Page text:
Shopping Center Business

JUL 2018

Shopping Center Business is the leading monthly business magazine for the retail real estate industry.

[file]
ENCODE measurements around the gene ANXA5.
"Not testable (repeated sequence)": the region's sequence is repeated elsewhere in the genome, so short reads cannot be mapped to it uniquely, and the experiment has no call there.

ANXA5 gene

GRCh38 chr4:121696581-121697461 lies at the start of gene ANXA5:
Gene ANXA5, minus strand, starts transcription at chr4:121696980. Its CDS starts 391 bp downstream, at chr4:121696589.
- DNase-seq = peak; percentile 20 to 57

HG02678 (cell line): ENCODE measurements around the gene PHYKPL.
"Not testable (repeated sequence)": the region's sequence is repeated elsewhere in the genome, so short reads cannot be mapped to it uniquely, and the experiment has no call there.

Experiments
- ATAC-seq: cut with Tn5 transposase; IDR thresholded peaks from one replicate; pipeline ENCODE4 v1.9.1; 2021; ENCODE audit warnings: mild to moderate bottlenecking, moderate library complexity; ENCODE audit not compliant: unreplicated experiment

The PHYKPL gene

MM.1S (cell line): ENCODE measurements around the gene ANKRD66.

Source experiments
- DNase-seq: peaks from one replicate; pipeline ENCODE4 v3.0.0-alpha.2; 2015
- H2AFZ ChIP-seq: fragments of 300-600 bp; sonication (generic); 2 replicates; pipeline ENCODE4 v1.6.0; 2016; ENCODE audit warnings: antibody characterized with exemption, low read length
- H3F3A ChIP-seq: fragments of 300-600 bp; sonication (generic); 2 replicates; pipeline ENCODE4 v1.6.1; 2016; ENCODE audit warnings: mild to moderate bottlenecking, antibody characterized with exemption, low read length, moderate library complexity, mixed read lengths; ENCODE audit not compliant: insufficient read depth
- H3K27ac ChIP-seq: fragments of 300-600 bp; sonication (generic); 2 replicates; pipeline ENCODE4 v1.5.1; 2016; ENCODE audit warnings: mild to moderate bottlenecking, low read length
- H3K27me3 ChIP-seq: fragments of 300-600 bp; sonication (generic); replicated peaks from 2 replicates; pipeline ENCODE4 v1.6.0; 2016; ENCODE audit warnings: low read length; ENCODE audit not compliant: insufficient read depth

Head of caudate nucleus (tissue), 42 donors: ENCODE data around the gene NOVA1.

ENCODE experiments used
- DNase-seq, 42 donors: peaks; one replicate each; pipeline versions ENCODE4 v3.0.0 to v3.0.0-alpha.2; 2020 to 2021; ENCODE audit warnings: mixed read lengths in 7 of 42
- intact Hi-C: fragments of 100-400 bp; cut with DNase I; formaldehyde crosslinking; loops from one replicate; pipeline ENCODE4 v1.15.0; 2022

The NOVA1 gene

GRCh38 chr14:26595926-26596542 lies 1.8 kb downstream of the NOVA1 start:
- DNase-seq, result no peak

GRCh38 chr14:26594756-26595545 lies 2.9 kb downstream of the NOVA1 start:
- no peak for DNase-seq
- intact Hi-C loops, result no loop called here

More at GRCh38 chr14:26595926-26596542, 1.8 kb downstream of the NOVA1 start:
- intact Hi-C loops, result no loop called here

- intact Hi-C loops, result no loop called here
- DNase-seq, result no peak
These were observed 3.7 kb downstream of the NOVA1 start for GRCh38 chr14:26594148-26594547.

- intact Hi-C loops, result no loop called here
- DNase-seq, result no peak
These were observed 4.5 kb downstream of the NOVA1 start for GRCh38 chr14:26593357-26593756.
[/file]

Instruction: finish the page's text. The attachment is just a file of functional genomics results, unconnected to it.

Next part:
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ARCHITECTURE 38 • SHOPPING CENTER BUSINESS • July 2018 an unknown future. "We keep hearing from our clients, 'we want to make this special,' or 'what will make this unique?'" says Frankie Campi- one, principal at CREATE Architecture. "One client actually said 'we want to re- invent the idea of a mall!' and while the budget may have prevented the notion, the reality is in retail, when was the last time you actually heard any developer say that?" "What we are trying to avoid is the onslaught of 'Ok, this worked elsewhere and was pretty cool so let's do it, too," says Campione. "You know, the fire pit, the oversized chess set and the Tivoli lights. They may have a place, don't get me wrong, but if we implement these de- tails in every project, they too will become stale quickly and no longer exclusive." "Placemaking is a key element whether a project is 100 percent retail or a mix of uses," says Perkowitz. "This includes out- door seating, places to gather and relax, plenty of shade, awnings, meandering walkways, landscaping and lighting el- ements, which all contribute to the am- biance and an enriched customer experi- ence. Creating multi-sensory experiences with social interactions that will keep cus- tomers and visitors coming back for more is paramount." Creating places where people can spend time and interact, as well as enjoy their time is part of what is drawing peo- ple to physical retail environments today. While curated merchandise is a draw, so too are unique food offerings and enter- tainment. In addition, events have made a comeback at centers, so public spaces are now an integral part of center design. "Public spaces are the new anchor," says Fast with OMNIPLAN. "The pendu- Designed by Architects Orange, The Veranda in Concord, California, is the redevelopment of a site currently occupied by office buildings and parking. When complete, the property will feature a 347,000-square-foot shopping center. Rendering courtesy of Architects Orange

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